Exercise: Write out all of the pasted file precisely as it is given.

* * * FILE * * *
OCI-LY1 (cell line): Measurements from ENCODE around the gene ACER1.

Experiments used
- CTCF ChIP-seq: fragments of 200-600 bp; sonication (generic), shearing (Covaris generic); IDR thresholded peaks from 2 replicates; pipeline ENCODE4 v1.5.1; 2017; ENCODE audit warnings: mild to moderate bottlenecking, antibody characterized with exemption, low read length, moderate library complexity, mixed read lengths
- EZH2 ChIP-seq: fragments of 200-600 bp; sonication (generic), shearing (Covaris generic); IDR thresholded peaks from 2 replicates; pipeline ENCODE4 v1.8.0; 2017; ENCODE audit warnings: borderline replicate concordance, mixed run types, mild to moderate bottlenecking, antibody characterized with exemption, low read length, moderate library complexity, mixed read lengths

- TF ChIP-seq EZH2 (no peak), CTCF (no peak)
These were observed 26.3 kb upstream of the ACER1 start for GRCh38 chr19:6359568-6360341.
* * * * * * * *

OCI-LY1 (cell line): Measurements from ENCODE around the gene ACER1.

Experiments used
- CTCF ChIP-seq: fragments of 200-600 bp; sonication (generic), shearing (Covaris generic); IDR thresholded peaks from 2 replicates; pipeline ENCODE4 v1.5.1; 2017; ENCODE audit warnings: mild to moderate bottlenecking, antibody characterized with exemption, low read length, moderate library complexity, mixed read lengths
- EZH2 ChIP-seq: fragments of 200-600 bp; sonication (generic), shearing (Covaris generic); IDR thresholded peaks from 2 replicates; pipeline ENCODE4 v1.8.0; 2017; ENCODE audit warnings: borderline replicate concordance, mixed run types, mild to moderate bottlenecking, antibody characterized with exemption, low read length, moderate library complexity, mixed read lengths

- TF ChIP-seq EZH2 (no peak), CTCF (no peak)
These were observed 26.3 kb upstream of the ACER1 start for GRCh38 chr19:6359568-6360341.